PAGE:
Government and regulators have signed off Ithaca Energy’s plans for a further phase of enhanced oil recovery (EOR) at the North Sea’s Captain field.
Ithaca (LON:ITH) filed an environmental statement (ES) for Captan EOR Phase 2 last summer, approval for which has now been granted – paving the way for completion of the £400m development 90 miles east of Aberdeen.
Secretary of State approval for the project was agreed in June, with the North Sea Transition Authority following suit on 19 October.
A billion-barrel field, Captain began producing in 1997 with the first phase of its EOR programme brought online in 2016 under the tenure of former owner Chevron.
The scheme involves the injection of polymerised water at the field, which increases its viscosity and hydrocarbon recovery from the reservoir. In stage one, six new polymer injection wells were drilled and the Captain platform was upgraded, with more than 10 million barrels now produced using the method.
Ithaca (85%) sanctioned a second stage of EOR in early 2021 alongside equity partner Dana Petroleum (15%), investment in which is aimed at delivering 40 million more barrels over two phases.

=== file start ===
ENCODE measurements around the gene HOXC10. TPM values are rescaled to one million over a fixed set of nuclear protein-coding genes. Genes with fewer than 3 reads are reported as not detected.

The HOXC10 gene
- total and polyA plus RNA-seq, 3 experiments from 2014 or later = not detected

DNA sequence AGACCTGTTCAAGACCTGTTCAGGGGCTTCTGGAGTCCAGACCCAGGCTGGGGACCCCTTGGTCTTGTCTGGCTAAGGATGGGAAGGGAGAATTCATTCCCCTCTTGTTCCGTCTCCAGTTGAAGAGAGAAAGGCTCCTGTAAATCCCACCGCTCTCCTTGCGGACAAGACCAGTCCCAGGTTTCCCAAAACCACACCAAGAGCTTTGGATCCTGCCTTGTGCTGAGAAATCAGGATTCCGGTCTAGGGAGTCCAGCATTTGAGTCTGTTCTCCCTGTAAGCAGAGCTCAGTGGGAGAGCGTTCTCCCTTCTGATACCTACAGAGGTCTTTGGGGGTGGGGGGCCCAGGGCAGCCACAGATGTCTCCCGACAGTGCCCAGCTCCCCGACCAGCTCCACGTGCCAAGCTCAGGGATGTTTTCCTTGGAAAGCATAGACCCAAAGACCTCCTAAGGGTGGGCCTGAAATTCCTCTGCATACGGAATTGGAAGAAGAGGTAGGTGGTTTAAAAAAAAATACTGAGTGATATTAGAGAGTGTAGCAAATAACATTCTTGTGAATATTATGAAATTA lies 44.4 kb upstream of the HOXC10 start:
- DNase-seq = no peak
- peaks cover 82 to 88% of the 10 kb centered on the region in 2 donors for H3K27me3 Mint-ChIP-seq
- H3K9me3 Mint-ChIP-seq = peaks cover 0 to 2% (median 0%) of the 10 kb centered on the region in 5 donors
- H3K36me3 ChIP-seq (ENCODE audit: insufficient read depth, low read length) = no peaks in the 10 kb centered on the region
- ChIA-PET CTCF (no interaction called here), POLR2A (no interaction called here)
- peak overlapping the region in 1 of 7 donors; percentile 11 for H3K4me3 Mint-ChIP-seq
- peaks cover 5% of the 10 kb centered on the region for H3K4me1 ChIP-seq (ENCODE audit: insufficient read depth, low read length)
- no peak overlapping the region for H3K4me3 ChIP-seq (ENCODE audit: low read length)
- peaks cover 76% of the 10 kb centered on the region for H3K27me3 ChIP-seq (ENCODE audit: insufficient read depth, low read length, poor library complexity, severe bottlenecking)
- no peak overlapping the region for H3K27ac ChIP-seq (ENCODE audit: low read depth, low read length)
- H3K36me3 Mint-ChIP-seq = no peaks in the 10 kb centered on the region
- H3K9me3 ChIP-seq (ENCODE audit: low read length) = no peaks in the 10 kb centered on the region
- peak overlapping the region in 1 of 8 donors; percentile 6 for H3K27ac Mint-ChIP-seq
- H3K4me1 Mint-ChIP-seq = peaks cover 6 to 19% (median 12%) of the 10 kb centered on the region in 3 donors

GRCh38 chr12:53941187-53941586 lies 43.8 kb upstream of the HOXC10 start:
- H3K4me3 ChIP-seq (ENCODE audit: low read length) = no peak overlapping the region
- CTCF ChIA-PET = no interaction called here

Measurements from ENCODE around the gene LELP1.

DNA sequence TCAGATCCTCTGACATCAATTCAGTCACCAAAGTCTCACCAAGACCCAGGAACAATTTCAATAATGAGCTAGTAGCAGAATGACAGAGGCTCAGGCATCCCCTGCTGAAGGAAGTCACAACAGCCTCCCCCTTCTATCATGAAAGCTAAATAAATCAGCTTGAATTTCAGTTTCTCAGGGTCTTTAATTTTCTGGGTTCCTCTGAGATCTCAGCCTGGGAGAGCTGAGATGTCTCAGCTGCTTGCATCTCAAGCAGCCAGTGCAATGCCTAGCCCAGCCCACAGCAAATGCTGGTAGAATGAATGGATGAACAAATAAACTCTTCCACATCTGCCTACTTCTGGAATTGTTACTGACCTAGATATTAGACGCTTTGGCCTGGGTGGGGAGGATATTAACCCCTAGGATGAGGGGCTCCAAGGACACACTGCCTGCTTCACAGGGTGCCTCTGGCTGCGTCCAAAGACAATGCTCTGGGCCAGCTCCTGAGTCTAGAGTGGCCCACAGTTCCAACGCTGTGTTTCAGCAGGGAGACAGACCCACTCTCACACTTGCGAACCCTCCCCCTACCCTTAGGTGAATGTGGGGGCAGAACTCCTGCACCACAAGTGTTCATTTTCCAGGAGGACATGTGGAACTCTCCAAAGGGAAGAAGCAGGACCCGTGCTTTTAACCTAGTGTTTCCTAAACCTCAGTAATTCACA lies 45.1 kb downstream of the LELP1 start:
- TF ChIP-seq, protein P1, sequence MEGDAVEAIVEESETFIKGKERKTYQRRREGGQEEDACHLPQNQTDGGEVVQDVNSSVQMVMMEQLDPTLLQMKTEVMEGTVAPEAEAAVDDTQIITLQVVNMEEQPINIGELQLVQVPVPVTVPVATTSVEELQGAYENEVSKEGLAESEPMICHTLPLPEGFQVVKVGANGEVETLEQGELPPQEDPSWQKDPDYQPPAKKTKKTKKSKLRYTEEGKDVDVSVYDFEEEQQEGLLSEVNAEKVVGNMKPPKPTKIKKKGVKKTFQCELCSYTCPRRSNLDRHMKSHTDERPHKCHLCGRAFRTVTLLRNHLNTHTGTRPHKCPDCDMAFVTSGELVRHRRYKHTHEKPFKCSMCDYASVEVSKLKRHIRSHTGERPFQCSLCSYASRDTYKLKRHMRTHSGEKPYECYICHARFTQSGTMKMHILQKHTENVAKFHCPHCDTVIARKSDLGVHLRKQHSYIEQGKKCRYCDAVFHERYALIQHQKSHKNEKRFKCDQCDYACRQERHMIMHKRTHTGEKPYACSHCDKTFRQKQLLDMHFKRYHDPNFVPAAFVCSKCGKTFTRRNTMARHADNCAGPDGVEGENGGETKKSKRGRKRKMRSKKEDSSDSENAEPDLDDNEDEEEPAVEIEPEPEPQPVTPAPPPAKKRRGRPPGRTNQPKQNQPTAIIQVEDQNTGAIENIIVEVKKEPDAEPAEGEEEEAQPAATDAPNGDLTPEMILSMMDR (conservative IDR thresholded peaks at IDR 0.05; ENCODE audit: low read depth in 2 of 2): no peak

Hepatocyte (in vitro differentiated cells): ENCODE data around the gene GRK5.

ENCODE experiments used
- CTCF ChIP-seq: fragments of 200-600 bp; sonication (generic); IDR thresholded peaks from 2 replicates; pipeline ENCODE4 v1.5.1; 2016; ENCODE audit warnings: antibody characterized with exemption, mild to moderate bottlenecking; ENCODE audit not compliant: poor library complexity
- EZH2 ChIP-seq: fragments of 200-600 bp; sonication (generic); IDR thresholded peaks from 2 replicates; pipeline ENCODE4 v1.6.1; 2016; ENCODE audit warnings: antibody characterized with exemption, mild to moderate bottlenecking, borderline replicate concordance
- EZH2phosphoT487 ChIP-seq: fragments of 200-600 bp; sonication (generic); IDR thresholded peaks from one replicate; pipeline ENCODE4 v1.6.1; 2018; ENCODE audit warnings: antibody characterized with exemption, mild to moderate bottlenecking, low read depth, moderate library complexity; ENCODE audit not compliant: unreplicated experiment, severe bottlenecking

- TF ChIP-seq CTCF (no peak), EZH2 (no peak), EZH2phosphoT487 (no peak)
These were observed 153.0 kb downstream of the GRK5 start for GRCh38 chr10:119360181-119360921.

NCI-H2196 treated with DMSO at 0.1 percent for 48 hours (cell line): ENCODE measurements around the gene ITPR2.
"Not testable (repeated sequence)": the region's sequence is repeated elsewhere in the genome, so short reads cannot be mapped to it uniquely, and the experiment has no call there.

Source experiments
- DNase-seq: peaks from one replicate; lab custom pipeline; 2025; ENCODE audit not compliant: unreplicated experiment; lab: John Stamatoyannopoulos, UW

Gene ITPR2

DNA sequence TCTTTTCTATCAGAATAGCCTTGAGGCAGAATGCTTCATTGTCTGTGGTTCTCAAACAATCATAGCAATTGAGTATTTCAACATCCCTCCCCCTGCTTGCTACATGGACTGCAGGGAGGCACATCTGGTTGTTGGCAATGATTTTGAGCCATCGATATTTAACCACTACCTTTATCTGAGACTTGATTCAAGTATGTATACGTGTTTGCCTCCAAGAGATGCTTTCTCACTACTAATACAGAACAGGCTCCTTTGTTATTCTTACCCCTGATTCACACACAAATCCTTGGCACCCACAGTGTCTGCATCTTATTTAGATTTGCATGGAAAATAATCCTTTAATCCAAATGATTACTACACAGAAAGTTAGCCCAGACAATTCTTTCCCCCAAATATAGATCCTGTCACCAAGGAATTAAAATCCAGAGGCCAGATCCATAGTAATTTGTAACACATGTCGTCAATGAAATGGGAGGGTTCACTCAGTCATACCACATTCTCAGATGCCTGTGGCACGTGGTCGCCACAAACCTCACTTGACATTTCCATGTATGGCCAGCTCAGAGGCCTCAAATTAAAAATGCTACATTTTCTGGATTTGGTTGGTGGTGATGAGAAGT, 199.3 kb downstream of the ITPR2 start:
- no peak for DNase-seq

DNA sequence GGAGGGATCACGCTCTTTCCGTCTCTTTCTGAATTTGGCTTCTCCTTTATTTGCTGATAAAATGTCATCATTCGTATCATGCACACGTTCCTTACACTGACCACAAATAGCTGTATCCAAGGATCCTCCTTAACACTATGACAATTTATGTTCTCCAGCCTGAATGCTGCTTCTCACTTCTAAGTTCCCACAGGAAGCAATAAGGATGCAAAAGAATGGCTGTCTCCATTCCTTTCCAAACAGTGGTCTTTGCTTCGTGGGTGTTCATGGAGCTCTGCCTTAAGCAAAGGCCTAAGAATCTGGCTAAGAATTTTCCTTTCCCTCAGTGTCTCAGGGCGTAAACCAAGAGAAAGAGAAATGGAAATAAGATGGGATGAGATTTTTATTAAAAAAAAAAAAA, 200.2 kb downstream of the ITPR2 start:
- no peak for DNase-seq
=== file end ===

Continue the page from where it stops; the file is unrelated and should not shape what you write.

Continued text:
This will see six new subsea polymer injection wells drilled across two new drill centres, as well as one further production well at an existing site. Ithaca secured the COSL Pioneer for the work in 2021, and the rig has been on station since late 2022.
The field currently includes a wellhead protector platform and bridge linked platform connected to a floating production, storage and offloading (FPSO) vessel and two subsea manifolds tied back and connected to the platforms by a suite of pipelines.
Following submission, regulators made two requests for further information and clarification in December 2022 and February 2023, covering various portions of the environmental statement.
Notably, OPRED sought to clarify that the additional 2.7MW power demand required as a result of the Phase 2 project, would be met “only with an increased use of diesel on the FPSO,” and that there would be “no additional fuel requirements” on any other installation except the five generators on the FPSO.
It comes as Ithaca also looks to progress an electrification scheme for the wider Captain field, pursuing a power-from-shore connection or link to a nearby wind farm that it says could remove up to 100,000 tonnes of CO2 equivalent annually.
At the same time however, it has reportedly paused efforts to electrify assets in the West of Shetland.
Work at Captain remains ongoing, with offshore activity expected to last until the end of Q2 2024.
First injection is slated for Q1 2024 in Ithaca’s environmental statement – though CEO Alan Bruce has suggested it could happen sooner. As of early June, he said EOR phase 2 work was “still on schedule and on-budget.”
First production from the new well is then due in Q2 2024.
Ithaca declined to comment on the regulatory approval.